Monday, March 19

Is just okay...okay?


I have been on a weight-loss regime for…oh, probably 40-some years. There have been five or six days in my life when I have been completely satisfied with my size, and even then I am bothered by my always-poochy stomach, or my batwing arms, or the way my once-nice legs are now wrinkled. But I’m getting better. The sight of me naked in a mirror is still the stuff nightmares are made of, but in clothes? Not so bad. You know…okay. Complete satisfaction isn’t the goal anymore; being healthy and being able to find clothes I like is the goal. One of the up parts of aging is the discovery that just okay is…well, it’s okay.

There are arguments against that. Lots of people believe if a job’s worth doing, it’s worth doing well. They remind us that no one ever remembers who got second place. That nice guys don’t win ballgames even if they do have fun playing.

Quilting is supposed to be a precise art, made up of scant-quarter-inch seams and star points that are perfect and seam intersections that are truly junctures as opposed to jogs in the patchwork road. My quilts are not, but they’re warm and kind of pretty and the grandkids who own them love them.

But what about writing? I’ve become lazier about it. Ten pages used to be a successful day—now I’m thrilled all out of proportion if I write two that I can read without gagging. If I need a day away from the WIP, well, I take one. Or two. Last week, I forgot to blog on my day and I was sorry—Monday is my job, after all—but I didn’t rush around and write something so I could post it late in the day. When a submissions call goes out that is right up my alley, I think, hmm…, and chances are good that’s as far as it goes.

Does this mean I’m ready to stop writing? No, I don’t think so. (Besides, I’m one of those who can’t. Even if I did want to, which I don’t.) More importantly, does this mean I’m ready to settle for “just okay” in what I write? Judging by what I read—or in some cases try to read—I feel safe in saying I wouldn’t be the only one settling.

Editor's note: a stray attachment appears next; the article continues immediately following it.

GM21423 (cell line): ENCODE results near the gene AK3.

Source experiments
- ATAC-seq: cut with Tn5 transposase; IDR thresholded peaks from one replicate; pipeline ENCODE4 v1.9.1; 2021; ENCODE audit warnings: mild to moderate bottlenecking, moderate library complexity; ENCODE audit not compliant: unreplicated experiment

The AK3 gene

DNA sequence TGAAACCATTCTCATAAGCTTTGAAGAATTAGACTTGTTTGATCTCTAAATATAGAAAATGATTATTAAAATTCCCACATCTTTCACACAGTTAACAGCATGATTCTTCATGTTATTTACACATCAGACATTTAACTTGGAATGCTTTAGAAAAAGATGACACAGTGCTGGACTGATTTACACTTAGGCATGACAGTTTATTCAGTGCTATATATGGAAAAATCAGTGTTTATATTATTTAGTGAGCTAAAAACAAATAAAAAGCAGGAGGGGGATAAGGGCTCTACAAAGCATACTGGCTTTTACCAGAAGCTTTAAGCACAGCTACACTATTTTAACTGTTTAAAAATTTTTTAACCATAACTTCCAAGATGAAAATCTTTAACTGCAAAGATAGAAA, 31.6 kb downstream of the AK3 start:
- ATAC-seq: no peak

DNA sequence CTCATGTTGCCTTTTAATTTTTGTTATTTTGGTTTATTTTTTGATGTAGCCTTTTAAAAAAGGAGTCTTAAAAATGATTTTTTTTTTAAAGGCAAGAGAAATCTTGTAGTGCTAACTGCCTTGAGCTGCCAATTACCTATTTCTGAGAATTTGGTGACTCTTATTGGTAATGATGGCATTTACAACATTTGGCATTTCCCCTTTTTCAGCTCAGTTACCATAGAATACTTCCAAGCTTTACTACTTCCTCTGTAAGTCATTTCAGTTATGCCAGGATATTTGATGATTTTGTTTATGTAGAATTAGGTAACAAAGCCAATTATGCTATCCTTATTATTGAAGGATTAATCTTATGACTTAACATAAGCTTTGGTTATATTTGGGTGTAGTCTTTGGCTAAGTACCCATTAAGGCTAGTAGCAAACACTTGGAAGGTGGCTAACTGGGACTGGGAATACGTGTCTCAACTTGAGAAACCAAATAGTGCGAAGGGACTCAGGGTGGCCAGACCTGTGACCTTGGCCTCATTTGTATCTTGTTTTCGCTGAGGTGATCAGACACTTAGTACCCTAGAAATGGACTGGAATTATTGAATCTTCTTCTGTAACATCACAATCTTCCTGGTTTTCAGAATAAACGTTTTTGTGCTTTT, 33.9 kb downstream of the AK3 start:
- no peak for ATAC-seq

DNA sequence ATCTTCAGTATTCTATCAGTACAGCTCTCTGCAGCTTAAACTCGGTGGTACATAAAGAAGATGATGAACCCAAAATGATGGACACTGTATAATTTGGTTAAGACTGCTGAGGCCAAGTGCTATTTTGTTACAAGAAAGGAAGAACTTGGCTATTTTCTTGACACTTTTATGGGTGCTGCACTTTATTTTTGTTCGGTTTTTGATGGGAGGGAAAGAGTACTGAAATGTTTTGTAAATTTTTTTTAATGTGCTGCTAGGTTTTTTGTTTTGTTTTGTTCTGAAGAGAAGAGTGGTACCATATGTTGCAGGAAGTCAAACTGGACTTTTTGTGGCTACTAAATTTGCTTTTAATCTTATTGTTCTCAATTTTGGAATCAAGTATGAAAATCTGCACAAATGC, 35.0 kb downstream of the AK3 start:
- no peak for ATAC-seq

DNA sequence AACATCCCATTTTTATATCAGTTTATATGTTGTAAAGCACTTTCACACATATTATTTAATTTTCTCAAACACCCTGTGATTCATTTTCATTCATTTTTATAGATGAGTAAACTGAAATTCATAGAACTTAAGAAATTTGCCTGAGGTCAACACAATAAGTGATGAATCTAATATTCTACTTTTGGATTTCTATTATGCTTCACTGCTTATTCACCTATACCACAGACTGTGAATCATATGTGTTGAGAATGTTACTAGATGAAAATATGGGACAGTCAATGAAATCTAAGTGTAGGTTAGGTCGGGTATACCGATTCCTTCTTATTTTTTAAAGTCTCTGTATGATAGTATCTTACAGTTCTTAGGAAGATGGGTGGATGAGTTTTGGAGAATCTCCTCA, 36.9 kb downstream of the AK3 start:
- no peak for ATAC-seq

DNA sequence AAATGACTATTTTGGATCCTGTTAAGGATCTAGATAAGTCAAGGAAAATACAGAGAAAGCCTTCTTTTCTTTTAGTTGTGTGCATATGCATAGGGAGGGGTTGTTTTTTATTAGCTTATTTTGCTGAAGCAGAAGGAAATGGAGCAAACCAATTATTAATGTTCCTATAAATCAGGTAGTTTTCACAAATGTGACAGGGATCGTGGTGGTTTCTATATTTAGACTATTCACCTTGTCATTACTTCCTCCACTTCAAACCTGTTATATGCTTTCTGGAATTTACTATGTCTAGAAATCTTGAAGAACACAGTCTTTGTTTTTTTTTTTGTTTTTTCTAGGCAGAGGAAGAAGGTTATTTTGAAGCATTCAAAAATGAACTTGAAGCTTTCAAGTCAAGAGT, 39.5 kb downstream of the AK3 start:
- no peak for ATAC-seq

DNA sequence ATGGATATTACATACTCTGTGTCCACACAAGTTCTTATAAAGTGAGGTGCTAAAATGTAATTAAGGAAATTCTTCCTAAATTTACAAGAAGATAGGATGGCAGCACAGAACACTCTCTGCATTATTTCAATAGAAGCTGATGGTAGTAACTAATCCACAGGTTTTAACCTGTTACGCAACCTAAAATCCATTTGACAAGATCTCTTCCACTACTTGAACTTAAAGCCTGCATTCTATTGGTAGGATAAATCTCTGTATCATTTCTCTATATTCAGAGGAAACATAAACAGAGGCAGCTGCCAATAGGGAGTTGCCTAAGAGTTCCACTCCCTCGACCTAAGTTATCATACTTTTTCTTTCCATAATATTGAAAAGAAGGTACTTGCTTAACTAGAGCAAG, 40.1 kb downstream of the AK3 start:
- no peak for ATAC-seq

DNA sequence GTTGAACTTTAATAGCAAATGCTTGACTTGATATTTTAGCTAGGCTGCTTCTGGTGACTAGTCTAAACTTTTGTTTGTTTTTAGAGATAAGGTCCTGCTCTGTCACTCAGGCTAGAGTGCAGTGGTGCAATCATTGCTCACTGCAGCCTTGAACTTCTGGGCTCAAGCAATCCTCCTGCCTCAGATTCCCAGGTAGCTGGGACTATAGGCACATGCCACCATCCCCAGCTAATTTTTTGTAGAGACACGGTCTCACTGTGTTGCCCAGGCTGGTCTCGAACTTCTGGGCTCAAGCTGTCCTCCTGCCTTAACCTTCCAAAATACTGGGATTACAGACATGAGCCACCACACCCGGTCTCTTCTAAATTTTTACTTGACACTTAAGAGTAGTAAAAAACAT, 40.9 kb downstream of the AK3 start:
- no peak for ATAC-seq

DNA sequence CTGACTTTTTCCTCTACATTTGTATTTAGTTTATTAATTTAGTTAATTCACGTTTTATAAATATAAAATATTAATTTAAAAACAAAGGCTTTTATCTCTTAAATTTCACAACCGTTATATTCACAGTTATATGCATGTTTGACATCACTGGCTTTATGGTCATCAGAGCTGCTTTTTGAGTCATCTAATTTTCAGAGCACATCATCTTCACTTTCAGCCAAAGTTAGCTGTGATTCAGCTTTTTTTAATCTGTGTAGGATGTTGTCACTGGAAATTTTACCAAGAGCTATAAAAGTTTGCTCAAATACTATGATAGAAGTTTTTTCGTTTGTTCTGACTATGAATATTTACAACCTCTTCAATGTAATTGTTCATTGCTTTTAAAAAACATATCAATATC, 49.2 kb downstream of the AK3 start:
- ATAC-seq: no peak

Oh, and here we are again—it’s another crux. (I just love that word. In all the years I’ve been blogging and writing essays, I’ve come to cruxes in more issues than I can count.) For me, this crux is a whole bundle of things.

· It’s the reason I will probably never self-publish, because honesty compels me to admit that some of my work that hasn’t been visited by a professional editor falls under the auspices of “okay.” Barely. If I have readers, they deserve better than that. Because unlike my quilts, warm and sort of pretty don’t cut it when it comes to stories.

· My work habits are not a viable excuse for mediocrity in that work. It’s just fine that I’m not as productive at 61 as I was 20 or even 10 years ago, but it’s not fine if I use my age as an excuse for half-assed writing and even worse editing of that work. (Don’t look hard at my sentence structure—it’s always been suspect.)

· If I write a bad book, no one will want to read the one after that, providing there is one. While my writing career is spotty at best, I’m proud of what has been published. If I can’t be proud of it, I don’t want it to be published.

· How I look naked is of no concern to anyone; if okay works for the roommate and me, that’s all that’s necessary. How my book looks naked is of concern to anyone who pays good money for it.

Well, all right, that was a pretty small bundle, wasn’t it? And the crux wasn’t too easy to decipher, either. I think I’ve figured out that while most of the things in my life are good as “okay,” writing is not. Because once I decide to share it, it’s not about me anymore. I’m still not sure this makes sense, but what do you think? Are some things just fine as “okay” and some not, or do you think everything should be the best it can be?

13 comments:

  1. Hi Liz,
    You had me at quilting. I used to quilt with my grandmother who made the most perfect tiny stitches. I got up in the middle of the night and caughter ripping out my stitches and replacing them with her tiny stitches. She explained she re-did my grandfather's stitches too. She was definitely one for excellence. Great blog.